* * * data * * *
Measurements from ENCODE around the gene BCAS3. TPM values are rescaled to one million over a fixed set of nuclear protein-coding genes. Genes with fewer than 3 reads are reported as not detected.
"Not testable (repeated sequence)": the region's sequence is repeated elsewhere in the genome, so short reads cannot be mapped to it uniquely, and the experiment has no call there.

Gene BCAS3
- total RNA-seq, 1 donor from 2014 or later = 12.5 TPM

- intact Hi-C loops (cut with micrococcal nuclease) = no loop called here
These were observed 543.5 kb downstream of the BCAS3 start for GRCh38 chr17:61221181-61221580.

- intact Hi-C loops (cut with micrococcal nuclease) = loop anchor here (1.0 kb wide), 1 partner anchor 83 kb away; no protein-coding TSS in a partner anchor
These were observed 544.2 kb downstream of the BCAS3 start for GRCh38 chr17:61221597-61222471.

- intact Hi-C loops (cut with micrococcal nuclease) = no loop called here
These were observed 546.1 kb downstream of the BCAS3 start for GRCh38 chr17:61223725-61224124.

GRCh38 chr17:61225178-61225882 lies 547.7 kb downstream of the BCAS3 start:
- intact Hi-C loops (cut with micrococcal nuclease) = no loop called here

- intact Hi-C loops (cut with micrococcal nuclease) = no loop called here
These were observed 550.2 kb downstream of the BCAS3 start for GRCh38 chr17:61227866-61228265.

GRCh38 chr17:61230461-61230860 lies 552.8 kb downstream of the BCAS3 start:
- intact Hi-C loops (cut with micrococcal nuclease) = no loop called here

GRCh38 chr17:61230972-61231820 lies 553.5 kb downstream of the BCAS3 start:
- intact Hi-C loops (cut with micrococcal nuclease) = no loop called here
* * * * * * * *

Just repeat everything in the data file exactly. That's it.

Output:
Measurements from ENCODE around the gene BCAS3. TPM values are rescaled to one million over a fixed set of nuclear protein-coding genes. Genes with fewer than 3 reads are reported as not detected.
"Not testable (repeated sequence)": the region's sequence is repeated elsewhere in the genome, so short reads cannot be mapped to it uniquely, and the experiment has no call there.

Gene BCAS3
- total RNA-seq, 1 donor from 2014 or later = 12.5 TPM

- intact Hi-C loops (cut with micrococcal nuclease) = no loop called here
These were observed 543.5 kb downstream of the BCAS3 start for GRCh38 chr17:61221181-61221580.

- intact Hi-C loops (cut with micrococcal nuclease) = loop anchor here (1.0 kb wide), 1 partner anchor 83 kb away; no protein-coding TSS in a partner anchor
These were observed 544.2 kb downstream of the BCAS3 start for GRCh38 chr17:61221597-61222471.

- intact Hi-C loops (cut with micrococcal nuclease) = no loop called here
These were observed 546.1 kb downstream of the BCAS3 start for GRCh38 chr17:61223725-61224124.

GRCh38 chr17:61225178-61225882 lies 547.7 kb downstream of the BCAS3 start:
- intact Hi-C loops (cut with micrococcal nuclease) = no loop called here

- intact Hi-C loops (cut with micrococcal nuclease) = no loop called here
These were observed 550.2 kb downstream of the BCAS3 start for GRCh38 chr17:61227866-61228265.

GRCh38 chr17:61230461-61230860 lies 552.8 kb downstream of the BCAS3 start:
- intact Hi-C loops (cut with micrococcal nuclease) = no loop called here

GRCh38 chr17:61230972-61231820 lies 553.5 kb downstream of the BCAS3 start:
- intact Hi-C loops (cut with micrococcal nuclease) = no loop called here